Firms were given only four weeks to provide feedback on the provisional findings and proposed remedies. The FCA asked :

•    Do you agree with the conclusions we have drawn from our analysis?

•    Are there any reasons why our provisional findings should not become final?

•    Are our proposed remedies likely to be effective in addressing the issues we have found?

•    Are there any other remedies we should consider?

ARAG submitted a comprehensive a detailed response. Although we :

•    were unable to comment on GAP insurance

•    were supportive of the ban of opt-out sales (and already practised this following the earlier publication of the Motor LEI Thematic Review), and

•    agreed with the importance of clear information being available to customers buying products on price comparison websites:

•    we expressed strong reservations about the validity of publishing claims ratios and identified difficulties in arriving at a workable way of doing this. We outlined why this measure would fail to deliver the FCA's own objectives and the risk of consumer detriment that could result from customers being nudged away from the most suitable product to meet their demands & needs or being deterred altogether from buying some products.

3    Occasional paper No3.

In April 2014 the FCA published an occasional paper detailing consumer behaviour experiments that they had commissioned the LSE to conduct.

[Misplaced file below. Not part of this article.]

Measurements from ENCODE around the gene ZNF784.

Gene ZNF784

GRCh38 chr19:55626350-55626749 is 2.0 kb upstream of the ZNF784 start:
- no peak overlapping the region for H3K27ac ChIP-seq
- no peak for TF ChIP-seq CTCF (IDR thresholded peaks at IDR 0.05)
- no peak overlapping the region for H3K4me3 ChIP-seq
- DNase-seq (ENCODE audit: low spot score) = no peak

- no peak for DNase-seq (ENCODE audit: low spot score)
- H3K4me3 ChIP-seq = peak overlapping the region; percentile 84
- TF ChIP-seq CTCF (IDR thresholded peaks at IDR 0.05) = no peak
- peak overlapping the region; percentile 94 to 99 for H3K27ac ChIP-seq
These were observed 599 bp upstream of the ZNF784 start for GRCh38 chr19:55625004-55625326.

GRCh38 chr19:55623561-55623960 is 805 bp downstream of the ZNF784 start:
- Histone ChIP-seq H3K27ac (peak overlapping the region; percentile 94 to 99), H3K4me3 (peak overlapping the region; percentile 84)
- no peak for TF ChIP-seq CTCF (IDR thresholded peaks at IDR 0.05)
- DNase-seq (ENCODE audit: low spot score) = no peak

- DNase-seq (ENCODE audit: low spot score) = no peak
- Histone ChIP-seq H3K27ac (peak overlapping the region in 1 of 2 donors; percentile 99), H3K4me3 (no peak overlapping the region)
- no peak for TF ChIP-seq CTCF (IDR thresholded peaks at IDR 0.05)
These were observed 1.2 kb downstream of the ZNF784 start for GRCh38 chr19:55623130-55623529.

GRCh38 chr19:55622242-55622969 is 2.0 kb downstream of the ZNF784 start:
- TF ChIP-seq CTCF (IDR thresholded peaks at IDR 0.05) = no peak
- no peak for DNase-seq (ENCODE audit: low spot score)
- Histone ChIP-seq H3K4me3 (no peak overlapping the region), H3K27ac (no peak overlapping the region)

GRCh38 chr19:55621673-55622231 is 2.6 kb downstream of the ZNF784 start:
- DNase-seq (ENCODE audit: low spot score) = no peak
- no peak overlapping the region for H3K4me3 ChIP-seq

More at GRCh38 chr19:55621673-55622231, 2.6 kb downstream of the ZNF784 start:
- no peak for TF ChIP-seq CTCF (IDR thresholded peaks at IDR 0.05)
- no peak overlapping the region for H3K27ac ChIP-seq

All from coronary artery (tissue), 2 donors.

The FCA concluded that experimental findings uncovered material ways in which different elements of buying insurance as an add-on can contribute to poor consumer outcomes.

Here is a link :

4    Market study of GI Add-ons Final Report

In July 2014 The FCA published their final report. In our view this largely ignored 65 responses that were submitted in response to the provisional report. 

Here is a link to the final report and a copy is available: 

The final report did not provide information about the FCA’s remedy work which continues to be ongoing but focused on the feedback received.

•    Overall the FCA concluded that the feedback had not changed their overall conclusion that competition for add-ons is not effective.

•    The FCA reiterated that they recognised the value that some add-ons can provide (including the convenience they offer to consumers) and…

•    …that there were differences between the five products in the study and between different general insurance products more widely.

•    The FCA expressed intent to apply cross-market remedies only where findings suggested that markets may be affected more widely.

•    The FCA stated that they recognised that remedies must be proportionate, and wider market impacts and unintended consequences must be considered in determining the design of measures to be implemented.